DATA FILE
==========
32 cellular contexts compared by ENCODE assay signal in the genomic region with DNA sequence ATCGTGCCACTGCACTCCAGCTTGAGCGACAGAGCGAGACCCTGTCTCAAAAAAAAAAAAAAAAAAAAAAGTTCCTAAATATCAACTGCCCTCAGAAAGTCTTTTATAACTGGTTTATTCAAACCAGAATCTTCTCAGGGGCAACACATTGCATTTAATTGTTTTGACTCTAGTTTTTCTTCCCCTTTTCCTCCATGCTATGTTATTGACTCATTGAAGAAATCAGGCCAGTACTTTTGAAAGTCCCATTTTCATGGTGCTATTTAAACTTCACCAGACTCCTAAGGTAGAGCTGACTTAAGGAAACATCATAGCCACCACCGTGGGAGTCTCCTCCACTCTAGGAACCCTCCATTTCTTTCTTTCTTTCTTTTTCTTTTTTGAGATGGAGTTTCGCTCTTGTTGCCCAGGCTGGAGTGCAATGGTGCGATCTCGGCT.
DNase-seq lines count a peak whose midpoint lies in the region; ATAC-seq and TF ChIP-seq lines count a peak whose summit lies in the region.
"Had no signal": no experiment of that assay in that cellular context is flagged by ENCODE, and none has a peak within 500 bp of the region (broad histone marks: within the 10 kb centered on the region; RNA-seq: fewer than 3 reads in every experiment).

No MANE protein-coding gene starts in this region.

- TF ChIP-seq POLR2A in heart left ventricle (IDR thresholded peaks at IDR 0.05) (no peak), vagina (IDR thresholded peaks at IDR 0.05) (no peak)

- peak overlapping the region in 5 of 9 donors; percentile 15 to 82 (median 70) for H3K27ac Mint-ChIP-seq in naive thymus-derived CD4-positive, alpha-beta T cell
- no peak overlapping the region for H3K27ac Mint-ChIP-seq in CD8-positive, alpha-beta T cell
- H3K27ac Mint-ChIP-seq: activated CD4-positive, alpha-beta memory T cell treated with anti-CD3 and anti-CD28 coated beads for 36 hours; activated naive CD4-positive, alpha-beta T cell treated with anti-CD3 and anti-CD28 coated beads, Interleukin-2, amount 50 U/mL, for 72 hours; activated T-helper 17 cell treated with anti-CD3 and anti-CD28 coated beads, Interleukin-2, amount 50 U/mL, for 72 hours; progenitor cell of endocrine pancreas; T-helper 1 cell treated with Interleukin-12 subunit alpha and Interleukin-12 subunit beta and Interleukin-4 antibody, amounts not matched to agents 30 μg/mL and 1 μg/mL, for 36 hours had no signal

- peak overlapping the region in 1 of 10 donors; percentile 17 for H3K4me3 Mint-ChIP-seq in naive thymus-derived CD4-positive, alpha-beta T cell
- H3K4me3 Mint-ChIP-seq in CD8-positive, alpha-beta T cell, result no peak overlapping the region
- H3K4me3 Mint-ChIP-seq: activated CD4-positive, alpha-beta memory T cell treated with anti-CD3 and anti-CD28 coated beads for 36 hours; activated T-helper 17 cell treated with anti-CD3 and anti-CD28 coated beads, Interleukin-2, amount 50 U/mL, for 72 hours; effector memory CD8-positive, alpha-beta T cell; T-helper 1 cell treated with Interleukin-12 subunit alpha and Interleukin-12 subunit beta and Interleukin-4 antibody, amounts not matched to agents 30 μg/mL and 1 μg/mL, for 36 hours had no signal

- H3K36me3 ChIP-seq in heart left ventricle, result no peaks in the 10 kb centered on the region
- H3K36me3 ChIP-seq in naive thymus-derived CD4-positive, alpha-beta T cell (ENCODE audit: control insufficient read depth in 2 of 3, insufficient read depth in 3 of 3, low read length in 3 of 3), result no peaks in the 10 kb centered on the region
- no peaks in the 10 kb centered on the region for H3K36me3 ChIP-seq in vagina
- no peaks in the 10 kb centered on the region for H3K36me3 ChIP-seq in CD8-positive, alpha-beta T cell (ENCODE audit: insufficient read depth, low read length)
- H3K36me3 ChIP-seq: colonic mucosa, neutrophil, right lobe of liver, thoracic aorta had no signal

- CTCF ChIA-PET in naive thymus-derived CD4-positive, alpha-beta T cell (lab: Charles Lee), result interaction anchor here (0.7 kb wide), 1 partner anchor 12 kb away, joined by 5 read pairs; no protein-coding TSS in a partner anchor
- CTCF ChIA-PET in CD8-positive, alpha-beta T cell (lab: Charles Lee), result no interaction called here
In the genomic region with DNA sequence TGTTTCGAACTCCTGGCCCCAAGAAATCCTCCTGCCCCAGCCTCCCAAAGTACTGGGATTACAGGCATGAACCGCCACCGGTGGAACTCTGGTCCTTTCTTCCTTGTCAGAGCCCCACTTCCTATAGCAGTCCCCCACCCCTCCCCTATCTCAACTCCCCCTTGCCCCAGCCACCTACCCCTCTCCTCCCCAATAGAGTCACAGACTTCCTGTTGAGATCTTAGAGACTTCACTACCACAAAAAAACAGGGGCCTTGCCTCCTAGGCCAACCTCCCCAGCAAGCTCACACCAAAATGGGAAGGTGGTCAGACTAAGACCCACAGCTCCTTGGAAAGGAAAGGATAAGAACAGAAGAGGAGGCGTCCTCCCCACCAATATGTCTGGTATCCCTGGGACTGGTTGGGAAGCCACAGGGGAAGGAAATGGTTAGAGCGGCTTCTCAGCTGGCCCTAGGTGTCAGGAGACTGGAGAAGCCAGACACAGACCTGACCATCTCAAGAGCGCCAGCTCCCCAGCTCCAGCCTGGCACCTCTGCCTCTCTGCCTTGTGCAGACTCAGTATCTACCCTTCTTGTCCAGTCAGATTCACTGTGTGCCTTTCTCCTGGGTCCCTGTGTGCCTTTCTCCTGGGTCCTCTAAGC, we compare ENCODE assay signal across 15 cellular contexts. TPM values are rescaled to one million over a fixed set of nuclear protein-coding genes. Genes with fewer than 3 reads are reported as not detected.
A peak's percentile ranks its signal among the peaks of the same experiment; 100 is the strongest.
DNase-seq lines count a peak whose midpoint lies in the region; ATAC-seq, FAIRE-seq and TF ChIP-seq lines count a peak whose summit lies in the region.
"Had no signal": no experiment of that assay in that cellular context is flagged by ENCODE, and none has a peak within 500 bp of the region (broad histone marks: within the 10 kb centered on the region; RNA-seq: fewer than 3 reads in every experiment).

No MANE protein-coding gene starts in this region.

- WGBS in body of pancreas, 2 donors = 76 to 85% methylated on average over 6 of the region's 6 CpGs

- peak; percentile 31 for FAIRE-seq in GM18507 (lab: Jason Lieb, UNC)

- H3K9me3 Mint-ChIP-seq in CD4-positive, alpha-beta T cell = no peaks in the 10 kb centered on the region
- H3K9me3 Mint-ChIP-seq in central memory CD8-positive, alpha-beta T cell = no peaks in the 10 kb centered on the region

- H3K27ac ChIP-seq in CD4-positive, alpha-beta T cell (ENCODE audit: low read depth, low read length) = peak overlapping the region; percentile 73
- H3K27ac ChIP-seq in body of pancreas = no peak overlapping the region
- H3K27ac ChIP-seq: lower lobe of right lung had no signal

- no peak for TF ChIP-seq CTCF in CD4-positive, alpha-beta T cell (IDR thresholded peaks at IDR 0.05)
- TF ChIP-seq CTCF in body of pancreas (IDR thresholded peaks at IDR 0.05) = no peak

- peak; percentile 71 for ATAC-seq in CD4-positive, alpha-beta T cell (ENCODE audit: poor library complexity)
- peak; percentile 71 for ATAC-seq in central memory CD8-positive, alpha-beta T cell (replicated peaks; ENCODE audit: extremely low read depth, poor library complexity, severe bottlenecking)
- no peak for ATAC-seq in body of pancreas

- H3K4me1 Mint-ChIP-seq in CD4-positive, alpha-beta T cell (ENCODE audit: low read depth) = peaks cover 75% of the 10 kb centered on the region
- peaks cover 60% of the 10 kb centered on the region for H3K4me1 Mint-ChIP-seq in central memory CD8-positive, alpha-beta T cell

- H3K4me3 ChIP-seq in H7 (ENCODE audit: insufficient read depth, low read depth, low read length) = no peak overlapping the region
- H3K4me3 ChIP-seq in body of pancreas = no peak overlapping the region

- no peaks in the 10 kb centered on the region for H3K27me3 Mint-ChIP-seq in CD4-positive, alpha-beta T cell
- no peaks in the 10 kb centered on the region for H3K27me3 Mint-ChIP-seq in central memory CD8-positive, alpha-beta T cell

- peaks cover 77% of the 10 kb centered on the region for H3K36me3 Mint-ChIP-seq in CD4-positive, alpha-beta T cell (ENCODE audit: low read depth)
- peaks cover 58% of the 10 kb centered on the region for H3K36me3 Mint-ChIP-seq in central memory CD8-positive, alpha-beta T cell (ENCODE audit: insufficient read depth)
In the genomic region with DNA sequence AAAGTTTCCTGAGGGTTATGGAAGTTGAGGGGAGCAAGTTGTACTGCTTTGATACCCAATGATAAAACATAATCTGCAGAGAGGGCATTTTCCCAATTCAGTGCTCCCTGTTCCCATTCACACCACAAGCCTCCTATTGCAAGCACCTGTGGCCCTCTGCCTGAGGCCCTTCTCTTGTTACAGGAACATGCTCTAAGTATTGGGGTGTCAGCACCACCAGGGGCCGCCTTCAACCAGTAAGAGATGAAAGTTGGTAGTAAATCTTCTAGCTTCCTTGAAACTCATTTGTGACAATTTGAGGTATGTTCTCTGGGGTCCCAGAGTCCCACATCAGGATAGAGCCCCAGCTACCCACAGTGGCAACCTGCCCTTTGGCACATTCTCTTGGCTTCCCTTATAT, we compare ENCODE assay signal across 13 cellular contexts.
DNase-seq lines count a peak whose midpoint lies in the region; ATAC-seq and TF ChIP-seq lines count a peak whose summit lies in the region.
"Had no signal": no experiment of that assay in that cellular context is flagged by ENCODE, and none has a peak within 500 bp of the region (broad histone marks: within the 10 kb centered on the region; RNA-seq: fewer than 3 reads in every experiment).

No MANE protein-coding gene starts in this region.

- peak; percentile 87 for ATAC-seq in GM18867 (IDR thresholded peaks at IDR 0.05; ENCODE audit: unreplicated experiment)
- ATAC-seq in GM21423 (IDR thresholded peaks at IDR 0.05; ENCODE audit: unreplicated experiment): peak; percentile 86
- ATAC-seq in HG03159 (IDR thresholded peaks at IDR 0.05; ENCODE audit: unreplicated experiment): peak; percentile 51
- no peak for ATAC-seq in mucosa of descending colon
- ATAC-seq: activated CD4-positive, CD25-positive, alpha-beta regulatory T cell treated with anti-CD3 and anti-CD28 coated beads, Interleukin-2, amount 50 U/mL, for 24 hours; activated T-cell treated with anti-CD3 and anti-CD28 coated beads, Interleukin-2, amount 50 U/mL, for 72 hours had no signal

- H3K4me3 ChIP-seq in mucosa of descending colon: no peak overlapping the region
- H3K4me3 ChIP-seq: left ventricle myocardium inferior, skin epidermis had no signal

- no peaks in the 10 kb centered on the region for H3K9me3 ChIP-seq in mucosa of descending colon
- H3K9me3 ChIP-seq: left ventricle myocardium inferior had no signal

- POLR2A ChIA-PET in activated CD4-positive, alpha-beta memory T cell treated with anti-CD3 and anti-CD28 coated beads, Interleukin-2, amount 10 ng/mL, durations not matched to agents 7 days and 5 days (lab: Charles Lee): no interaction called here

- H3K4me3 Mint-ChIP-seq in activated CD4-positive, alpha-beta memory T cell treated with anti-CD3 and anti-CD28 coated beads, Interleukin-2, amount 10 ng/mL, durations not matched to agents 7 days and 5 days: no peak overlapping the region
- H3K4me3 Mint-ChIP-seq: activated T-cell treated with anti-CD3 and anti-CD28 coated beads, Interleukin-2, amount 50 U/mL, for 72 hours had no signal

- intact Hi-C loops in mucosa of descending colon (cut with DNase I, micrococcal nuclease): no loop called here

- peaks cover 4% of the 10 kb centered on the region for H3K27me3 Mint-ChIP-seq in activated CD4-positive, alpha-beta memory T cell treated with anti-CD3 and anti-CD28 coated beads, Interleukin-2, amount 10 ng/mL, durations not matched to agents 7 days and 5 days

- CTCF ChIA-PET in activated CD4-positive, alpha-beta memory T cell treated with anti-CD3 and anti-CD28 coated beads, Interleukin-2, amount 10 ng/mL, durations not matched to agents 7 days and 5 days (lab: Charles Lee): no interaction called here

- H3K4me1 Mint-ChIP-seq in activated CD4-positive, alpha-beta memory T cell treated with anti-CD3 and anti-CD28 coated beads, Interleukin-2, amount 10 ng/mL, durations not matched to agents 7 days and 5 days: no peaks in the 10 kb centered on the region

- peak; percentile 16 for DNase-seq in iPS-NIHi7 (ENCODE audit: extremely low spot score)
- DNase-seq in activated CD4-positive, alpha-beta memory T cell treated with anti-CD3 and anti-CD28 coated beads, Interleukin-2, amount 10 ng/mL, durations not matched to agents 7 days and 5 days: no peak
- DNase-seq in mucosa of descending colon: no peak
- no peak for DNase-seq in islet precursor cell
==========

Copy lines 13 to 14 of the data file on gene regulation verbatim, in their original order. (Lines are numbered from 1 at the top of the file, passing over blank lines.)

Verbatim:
- H3K36me3 ChIP-seq in naive thymus-derived CD4-positive, alpha-beta T cell (ENCODE audit: control insufficient read depth in 2 of 3, insufficient read depth in 3 of 3, low read length in 3 of 3), result no peaks in the 10 kb centered on the region
- no peaks in the 10 kb centered on the region for H3K36me3 ChIP-seq in vagina